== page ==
Dr David Walsh still recalls the unmistakable odour which wafted through the house where he was attending a home birth in Glasgow nearly 40 years ago.
The co-founder of Sims, Ireland's largest private fertility treatment clinics, remembers the strong smell of a mother's placenta being cooked with onions by a relative in the kitchen shortly after the birth.
That was back in the 1980s, but placentophagy, or eating the placenta is increasingly trendy these days, particularly after the news that Kim and Kourtney Kardashian decided to consume their placentas after giving birth.
Eating her own placenta wasn't something mother-of-five, Barbara Kelly had ever really considered - in fact, the 44-year-old mum, whose offspring range in age from 23 years to just two months, didn't even know you could do it until she was pregnant with her fifth baby, Heidi, who was born at the end of December.
After reading an article about it in the Irish Independent, Barbara decided to give it a go and is now a huge fan of the practice, claiming that in the weeks after the birth, it boosted her energy levels and accelerated her recovery following a Caesarean birth.
Although the pregnancy, she explains, was "a happy accident," Barbara had concerns about post-birth exhaustion. No surprise there - as well as her newborn infant, she would also be caring for a two-year-old and five-year-old.
So after researching the potential benefits of consuming her placenta, she started to investigate how to go about getting it processed and put into capsules - Barbara, from Collinstown, Co Westmeath, had no plans to cook it herself. She had read about how the placenta can be processed by a specialist and put in capsules for consumption much like a vitamin capsule.
Eventually she came across Stephanie Battle, who lived in Mullingar, only about 20 miles away.
Between them, they arranged that Stephanie would collect the placenta after Barbara had given birth - the baby was born by C-section on December 29 and Stephanie collected the placenta 25 minutes after the baby was born. Shortly after the birth, Barbara had a smoothie made with the placenta.
"It was gorgeous! I was sorry I didn't ask her to make more of it," she recalls, adding that in the days after drinking the smoothie she began to feel stronger.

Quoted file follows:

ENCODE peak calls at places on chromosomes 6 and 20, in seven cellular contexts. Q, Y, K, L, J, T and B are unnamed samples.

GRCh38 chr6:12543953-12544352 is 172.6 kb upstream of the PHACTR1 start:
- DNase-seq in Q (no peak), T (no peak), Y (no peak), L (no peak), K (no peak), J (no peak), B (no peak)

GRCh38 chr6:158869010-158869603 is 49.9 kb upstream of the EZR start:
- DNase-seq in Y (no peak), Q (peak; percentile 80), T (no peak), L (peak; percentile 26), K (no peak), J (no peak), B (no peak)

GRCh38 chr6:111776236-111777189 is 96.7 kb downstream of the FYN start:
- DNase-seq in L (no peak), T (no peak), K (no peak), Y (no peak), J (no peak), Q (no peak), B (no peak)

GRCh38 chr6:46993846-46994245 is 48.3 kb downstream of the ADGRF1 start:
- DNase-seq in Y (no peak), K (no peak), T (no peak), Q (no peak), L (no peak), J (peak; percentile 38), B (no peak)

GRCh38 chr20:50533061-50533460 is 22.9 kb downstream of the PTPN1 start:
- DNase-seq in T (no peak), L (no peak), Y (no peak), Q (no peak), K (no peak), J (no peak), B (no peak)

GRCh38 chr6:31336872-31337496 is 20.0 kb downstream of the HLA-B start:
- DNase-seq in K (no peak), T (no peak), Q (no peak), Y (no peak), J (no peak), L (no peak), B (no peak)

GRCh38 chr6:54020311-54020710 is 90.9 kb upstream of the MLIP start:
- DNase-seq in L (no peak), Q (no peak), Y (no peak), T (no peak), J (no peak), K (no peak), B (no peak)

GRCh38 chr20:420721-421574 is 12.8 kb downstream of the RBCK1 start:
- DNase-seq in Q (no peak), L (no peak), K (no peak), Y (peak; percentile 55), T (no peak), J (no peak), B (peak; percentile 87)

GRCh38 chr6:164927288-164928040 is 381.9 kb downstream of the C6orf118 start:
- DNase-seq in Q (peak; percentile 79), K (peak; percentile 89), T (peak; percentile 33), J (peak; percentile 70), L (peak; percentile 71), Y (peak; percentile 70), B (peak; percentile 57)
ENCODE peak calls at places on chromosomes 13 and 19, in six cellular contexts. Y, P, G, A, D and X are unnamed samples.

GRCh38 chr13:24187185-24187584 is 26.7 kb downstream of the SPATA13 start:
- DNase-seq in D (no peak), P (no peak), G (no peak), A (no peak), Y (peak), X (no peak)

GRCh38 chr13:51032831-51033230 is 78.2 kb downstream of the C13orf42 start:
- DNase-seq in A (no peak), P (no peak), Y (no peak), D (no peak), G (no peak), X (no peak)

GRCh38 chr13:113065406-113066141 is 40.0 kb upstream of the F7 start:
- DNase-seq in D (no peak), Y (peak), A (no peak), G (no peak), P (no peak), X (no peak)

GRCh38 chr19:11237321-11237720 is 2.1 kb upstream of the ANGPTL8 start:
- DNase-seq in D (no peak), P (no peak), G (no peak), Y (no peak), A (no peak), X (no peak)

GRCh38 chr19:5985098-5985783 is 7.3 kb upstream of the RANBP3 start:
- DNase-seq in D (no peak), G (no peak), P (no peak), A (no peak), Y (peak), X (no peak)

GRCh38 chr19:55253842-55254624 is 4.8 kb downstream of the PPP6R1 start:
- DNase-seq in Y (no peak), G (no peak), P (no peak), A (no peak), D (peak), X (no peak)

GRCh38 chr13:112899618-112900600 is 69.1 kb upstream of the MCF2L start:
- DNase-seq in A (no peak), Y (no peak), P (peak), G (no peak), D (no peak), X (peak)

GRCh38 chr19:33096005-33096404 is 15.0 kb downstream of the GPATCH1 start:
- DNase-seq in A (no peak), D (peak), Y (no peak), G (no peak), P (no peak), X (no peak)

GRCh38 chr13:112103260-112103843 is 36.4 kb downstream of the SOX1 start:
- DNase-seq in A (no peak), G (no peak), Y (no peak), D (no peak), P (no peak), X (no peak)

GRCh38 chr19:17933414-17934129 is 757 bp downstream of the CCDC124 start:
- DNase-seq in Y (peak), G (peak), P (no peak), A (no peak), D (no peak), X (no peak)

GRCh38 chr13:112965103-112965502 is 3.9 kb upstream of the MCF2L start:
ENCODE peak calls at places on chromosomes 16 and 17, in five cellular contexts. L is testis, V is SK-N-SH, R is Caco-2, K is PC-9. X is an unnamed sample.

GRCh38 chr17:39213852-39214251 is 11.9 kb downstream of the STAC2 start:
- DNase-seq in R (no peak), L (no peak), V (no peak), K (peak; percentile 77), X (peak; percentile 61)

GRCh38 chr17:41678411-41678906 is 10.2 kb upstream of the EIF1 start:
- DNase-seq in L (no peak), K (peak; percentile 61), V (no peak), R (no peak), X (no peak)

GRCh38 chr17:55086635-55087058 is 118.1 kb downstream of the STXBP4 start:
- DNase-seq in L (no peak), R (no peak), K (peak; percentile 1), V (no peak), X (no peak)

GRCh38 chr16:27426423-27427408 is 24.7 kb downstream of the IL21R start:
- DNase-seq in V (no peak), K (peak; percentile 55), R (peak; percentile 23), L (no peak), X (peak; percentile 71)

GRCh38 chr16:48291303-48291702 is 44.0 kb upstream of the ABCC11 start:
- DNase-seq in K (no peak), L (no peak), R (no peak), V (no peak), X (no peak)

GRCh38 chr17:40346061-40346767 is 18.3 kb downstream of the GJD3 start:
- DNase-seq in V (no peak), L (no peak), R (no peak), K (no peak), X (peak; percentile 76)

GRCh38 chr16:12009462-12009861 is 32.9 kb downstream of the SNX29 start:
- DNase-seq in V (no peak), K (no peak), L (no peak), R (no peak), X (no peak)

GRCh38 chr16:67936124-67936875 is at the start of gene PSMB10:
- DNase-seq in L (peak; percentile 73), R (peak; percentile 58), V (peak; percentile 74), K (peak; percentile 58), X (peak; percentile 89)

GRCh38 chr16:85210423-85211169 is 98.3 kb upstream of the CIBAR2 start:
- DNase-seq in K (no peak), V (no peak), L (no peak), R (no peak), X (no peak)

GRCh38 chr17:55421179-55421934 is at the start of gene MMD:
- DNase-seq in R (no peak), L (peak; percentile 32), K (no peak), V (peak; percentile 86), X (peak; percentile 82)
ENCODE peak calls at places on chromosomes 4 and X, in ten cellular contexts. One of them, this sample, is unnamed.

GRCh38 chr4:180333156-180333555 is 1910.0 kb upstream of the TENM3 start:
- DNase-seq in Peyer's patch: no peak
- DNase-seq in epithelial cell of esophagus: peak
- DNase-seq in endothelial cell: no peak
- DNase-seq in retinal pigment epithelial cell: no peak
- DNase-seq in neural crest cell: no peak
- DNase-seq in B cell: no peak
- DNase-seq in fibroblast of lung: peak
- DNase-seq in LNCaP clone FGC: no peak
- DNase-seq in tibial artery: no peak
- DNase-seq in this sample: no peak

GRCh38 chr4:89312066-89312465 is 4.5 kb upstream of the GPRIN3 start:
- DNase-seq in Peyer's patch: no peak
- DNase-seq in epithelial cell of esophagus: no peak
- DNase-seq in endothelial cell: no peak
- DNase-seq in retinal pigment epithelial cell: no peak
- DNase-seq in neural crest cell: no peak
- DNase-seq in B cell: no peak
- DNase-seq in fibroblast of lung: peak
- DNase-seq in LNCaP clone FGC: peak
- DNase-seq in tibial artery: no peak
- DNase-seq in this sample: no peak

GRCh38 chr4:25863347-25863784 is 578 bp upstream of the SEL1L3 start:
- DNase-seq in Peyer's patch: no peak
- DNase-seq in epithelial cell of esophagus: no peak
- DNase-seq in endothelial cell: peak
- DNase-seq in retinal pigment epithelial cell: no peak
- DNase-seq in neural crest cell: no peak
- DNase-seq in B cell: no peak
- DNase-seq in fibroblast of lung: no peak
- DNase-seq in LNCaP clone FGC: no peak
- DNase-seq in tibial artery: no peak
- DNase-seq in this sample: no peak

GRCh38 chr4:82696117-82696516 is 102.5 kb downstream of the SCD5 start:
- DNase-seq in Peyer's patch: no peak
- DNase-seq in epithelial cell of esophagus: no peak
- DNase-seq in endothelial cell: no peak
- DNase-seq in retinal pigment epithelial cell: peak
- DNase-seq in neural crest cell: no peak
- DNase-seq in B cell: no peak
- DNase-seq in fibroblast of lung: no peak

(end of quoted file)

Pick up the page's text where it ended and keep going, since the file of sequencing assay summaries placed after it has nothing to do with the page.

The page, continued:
"Within four days my post-birth bleeding had stopped."
Six days after the birth, she began taking the placenta capsules. Stephanie had processed and dehydrated Barbara's placenta before putting the fine powder into 190 capsules. Barbara took three a day and noticed a significant difference in her body compared to the other four births.
"My energy levels were higher than with the other births, I slept better and my breast feeding milk supply was better than with any of the other babies," she recalls.
She also felt, she reports, that her recovery from the C-section was faster and she experienced less pain than with the other four Caesareans she had undergone.
"With the others I had pain for up to 12 weeks after birth but with this baby the pain was much less and it was nearly gone after two weeks." Does placenta-eating have benefits for new mothers?
If a mother is well nourished, eating the placenta is not actually necessary, says Dr Walsh, who adds that this is the stance of the Royal College of Obstetricians and Gynaecologists.
"However," he says, "in a hunter-gatherer society where nutrition is not so accessible there may be a justification for it. The truth is nobody knows!"
He emphasises to date there is no scientific evidence to prove that placenta eating is necessary or has health benefits for mothers. He points to a 2006 study by Dr Maggie Blott, an obstetrician in the UK Royal College of Obstetricians and Gynaecology who researched the practice of placentophagy and concluded there was insufficient evidence to justify it on the grounds of nutrition.